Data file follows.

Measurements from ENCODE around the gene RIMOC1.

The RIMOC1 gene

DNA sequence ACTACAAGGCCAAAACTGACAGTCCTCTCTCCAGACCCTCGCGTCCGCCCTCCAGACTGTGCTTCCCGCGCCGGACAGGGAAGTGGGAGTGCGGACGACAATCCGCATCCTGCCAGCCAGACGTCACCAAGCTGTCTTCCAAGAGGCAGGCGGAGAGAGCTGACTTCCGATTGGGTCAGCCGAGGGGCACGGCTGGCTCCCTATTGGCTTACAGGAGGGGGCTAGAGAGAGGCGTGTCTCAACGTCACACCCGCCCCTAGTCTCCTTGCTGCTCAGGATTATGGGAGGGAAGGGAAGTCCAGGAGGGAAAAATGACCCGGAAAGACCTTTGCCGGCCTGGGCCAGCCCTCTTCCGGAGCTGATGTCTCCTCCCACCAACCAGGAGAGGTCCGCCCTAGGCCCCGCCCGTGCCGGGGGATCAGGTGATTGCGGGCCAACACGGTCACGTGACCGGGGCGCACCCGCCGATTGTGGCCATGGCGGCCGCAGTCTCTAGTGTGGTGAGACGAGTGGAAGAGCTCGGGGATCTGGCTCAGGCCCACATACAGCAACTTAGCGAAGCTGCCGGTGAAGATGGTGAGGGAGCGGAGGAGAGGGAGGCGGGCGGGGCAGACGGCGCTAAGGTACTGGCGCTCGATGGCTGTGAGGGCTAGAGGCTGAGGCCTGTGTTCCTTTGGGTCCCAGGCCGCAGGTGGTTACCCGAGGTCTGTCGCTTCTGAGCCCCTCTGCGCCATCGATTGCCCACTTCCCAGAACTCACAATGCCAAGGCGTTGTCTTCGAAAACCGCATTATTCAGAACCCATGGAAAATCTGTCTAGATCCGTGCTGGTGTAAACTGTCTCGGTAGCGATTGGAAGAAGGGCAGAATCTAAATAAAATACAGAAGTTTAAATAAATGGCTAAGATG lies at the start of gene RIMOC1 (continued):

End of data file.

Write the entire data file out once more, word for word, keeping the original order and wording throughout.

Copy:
Measurements from ENCODE around the gene RIMOC1.

The RIMOC1 gene

DNA sequence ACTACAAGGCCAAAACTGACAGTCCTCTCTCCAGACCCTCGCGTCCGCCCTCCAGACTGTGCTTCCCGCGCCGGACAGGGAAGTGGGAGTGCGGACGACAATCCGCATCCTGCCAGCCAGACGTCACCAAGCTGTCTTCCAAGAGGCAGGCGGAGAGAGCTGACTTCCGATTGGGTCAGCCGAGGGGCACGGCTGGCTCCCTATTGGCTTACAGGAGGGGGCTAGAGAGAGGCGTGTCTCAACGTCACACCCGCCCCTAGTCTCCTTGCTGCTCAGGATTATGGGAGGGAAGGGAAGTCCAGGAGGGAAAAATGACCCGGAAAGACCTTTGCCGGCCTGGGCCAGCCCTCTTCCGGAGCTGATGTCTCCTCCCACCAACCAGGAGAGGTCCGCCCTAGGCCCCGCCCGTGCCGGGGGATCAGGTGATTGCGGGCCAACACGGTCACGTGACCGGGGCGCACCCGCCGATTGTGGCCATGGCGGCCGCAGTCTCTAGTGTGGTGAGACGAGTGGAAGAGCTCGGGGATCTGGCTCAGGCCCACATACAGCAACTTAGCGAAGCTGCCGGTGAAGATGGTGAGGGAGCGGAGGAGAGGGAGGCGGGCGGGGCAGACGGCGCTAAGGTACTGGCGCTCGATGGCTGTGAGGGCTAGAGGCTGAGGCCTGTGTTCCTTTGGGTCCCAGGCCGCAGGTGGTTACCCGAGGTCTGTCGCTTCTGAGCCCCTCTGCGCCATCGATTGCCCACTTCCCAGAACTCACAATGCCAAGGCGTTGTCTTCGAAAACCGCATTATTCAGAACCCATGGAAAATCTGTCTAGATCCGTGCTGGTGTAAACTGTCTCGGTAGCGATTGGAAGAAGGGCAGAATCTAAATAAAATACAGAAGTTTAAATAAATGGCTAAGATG lies at the start of gene RIMOC1 (continued):